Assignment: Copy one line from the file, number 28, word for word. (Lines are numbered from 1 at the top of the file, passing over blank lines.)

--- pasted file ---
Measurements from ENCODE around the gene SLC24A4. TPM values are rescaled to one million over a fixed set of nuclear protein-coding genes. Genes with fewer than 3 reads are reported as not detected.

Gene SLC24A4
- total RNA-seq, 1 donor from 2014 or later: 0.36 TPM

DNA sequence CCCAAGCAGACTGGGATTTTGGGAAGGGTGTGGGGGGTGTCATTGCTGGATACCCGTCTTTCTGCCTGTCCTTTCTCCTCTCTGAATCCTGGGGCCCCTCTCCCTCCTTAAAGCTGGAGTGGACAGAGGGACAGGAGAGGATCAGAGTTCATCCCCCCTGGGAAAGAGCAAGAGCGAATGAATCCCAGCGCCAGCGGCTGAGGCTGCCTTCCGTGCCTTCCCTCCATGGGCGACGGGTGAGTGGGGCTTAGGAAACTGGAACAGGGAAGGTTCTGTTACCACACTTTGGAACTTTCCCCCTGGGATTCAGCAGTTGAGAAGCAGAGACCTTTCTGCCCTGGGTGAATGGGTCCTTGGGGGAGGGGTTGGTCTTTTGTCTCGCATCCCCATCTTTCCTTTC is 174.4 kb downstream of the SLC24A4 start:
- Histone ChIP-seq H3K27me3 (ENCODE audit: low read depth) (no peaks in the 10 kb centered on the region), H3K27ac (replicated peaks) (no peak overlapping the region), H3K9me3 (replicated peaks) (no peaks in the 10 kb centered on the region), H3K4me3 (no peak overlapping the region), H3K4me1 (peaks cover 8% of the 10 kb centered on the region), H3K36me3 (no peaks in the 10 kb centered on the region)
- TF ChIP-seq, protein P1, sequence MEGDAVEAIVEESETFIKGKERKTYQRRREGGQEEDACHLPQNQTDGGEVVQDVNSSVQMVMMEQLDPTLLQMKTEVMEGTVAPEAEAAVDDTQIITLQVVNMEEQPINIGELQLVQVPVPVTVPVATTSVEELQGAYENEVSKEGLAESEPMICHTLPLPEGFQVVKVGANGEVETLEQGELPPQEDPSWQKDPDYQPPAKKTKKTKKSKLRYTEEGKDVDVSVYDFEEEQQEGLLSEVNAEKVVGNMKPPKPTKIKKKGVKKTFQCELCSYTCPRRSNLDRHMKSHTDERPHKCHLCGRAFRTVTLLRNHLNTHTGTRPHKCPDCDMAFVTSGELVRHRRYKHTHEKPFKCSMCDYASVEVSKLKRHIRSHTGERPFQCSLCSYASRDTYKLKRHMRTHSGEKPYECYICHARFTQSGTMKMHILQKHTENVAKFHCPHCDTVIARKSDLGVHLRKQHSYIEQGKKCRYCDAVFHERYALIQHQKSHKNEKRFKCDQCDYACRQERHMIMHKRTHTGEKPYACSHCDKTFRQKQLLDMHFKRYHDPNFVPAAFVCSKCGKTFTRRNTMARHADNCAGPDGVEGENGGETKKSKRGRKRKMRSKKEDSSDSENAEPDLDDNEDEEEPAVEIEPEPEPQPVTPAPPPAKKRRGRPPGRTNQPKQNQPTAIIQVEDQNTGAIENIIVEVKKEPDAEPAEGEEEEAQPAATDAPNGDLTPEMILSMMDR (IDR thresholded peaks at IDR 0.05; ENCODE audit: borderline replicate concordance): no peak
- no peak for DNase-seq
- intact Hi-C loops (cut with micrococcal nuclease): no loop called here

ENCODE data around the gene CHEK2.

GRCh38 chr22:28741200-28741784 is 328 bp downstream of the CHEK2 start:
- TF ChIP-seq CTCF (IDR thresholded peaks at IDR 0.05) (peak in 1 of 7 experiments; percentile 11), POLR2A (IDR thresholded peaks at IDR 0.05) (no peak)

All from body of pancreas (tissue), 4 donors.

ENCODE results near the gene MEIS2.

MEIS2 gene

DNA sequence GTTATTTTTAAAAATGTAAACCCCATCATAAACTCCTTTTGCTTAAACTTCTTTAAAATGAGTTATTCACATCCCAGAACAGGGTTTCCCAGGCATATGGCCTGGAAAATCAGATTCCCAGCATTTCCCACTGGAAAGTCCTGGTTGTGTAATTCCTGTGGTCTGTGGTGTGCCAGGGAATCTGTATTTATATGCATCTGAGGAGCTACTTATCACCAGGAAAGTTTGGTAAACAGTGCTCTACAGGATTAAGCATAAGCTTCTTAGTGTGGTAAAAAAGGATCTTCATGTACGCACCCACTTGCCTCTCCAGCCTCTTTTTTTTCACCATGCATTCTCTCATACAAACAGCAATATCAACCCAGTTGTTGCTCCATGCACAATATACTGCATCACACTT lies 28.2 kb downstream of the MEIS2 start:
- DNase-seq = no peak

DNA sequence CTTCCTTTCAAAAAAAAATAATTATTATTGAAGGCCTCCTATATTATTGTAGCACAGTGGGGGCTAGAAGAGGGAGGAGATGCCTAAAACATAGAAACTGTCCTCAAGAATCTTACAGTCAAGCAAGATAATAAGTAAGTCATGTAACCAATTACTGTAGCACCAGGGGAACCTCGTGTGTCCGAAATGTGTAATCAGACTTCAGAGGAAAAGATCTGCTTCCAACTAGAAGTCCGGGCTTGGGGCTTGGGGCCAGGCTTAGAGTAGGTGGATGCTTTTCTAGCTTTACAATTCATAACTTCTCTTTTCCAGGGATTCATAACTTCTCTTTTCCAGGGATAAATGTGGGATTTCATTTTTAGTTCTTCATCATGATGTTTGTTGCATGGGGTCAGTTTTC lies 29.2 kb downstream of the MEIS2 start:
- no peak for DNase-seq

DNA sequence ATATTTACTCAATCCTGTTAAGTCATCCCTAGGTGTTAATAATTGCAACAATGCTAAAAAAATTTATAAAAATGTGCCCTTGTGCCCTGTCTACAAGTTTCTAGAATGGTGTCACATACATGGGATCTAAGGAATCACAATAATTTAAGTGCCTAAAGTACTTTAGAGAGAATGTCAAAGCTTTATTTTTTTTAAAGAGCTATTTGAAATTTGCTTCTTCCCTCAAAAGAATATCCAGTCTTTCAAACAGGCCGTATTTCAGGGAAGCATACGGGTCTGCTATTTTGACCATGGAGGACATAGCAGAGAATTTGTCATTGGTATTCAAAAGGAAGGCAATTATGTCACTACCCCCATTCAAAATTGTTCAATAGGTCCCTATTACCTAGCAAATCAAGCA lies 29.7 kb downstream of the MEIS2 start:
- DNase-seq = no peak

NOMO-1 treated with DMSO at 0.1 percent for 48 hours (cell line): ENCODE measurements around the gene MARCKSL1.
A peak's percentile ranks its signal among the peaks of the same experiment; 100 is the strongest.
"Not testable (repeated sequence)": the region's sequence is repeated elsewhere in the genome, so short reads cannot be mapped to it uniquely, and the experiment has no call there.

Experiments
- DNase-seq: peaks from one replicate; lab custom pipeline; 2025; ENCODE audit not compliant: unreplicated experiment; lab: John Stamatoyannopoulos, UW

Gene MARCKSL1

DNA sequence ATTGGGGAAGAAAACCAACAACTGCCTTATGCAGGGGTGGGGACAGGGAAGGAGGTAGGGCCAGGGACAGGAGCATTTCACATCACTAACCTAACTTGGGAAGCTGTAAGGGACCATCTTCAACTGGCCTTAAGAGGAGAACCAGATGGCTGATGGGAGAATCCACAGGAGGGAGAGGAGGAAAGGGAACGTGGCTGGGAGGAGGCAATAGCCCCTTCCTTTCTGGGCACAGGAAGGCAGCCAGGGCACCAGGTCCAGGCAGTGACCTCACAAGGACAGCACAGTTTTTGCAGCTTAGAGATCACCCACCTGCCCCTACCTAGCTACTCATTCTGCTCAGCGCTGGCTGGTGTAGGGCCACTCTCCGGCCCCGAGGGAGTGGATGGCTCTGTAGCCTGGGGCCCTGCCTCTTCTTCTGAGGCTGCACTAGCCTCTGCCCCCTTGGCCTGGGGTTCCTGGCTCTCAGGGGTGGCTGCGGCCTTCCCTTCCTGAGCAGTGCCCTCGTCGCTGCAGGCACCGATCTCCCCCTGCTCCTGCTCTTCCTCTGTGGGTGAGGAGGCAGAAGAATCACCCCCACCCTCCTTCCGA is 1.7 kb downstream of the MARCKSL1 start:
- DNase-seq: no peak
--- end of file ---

- DNase-seq: no peak